Morgan Stanley


Vice President, Technology

Aadhar, Vice President, Technology

Aadhar, IT development lead for Global Banking Technology at Morgan Stanley, is an innovator in every sense of the word. In addition to the real-world IT problems he solves every day, in 2012 he won a World Bank-sponsored idea contest, proposing to crowdsource traffic maps in developing countries using realtime traffic updates from a fleet of rickshaw drivers in the streets. With that kind of ingenuity, he could have gone anywhere to work in technology, but eight years ago he chose Morgan Stanley thanks to the breadth of career advancement opportunities. He came armed with a Bachelor's degree in computer science from Ruia College and a graduate degree in the same field from Veermata Jijabai Technological Institute.

What was it like being a tech intern at Morgan Stanley?

Well, being an IT guy, most folks were asking, “Why Morgan Stanley?". The Firm was a great place to intern for four to six months. It really changed my perspective. During that time I was given a lot of technology opportunities that helped me understand the business. Being able to create something and have an impact made me feel fortunate. I knew that this was where I wanted to be.

What happened after that?

I was able to get experience in different areas of the Firm. I worked in Investment Management for four years, working on a number of different applications and technologies. I was part of the Wealth Management team, and then I moved to the Global Banking and Technology team. This move gave me the chance to communicate and work with my New York counterparts. I started taking on more responsibilities, such as developing enterprise systems and analysis.

What's a typical day like for you?

It starts with a discussion with our team. We try to have as many conversations as possible in local time zones so that when we're on global calls, we can optimize our time and have a more fruitful discussion. We do high-tech work here—there's a good amount of work that is being done that is cutting-edge. It feels good to see the impact of our technology systems on our clients, both internal and external. We have teams that keep tabs on new technology to make sure it's secure and safe. We also have a foosball table here for when we want to have a little fun.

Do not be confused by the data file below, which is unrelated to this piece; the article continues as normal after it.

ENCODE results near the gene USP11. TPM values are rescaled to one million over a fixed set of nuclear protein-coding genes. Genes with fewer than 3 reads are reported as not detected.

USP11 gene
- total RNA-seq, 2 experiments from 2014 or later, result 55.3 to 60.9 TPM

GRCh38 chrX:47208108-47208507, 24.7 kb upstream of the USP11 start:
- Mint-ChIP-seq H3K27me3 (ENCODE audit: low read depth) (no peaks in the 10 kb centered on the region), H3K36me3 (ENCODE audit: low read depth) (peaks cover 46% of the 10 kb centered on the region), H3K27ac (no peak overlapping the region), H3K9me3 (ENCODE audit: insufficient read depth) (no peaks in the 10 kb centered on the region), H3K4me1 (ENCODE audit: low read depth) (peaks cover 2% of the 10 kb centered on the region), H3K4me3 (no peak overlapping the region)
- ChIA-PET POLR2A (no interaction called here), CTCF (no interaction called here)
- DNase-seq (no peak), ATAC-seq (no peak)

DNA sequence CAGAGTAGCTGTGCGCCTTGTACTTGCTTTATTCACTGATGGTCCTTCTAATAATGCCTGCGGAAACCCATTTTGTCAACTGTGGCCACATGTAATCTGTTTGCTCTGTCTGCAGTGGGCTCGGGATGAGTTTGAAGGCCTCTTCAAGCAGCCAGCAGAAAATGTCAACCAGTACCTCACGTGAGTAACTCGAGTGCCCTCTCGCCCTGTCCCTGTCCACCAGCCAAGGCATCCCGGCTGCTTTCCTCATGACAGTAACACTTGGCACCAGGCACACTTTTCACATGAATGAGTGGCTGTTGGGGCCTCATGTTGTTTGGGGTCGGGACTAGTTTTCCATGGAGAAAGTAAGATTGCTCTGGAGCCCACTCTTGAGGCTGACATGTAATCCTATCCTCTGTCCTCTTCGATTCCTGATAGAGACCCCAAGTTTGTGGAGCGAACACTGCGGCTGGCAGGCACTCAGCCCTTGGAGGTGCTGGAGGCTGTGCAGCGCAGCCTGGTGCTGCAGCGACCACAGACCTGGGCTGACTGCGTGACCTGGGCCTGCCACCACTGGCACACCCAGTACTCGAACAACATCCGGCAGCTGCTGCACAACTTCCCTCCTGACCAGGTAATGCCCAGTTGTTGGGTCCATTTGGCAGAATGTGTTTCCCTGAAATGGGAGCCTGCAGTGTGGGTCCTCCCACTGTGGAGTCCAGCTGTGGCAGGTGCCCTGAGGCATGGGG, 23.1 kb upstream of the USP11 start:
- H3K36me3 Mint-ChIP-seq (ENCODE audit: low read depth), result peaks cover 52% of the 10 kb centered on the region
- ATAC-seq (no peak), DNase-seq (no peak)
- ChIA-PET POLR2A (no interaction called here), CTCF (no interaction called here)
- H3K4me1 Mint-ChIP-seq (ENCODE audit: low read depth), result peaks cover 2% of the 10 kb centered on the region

Where do good ideas come from?

Innovative thinking is important in tech, especially when it comes to making technology better. Several years ago, I won a contest sponsored by the World Bank called the m2Work Challenge. My idea proposed a low-cost way to crowdsource maps in developing nations by employing fleets of rickshaw drivers to feed live traffic updates into a subscription service. Good ideas can come from anywhere.

Have you done any mentoring?

The culture here is quite open and collaborative, which lends itself well to mentoring. I have had five different mentors in my career. I have also mentored people formally and informally through mentorship programs. Mentors are especially helpful when you're going through a career transition and need perspective.

Speaking of perspective, how does the Firm incorporate different views?

It's very important to Morgan Stanley. I think all kinds of different perspectives are incredibly useful. We're always interested in hearing from millennials, for example. We want to know their thoughts on how to bring innovation into banking. They bring new ideas and vibrant energy into the workplace.

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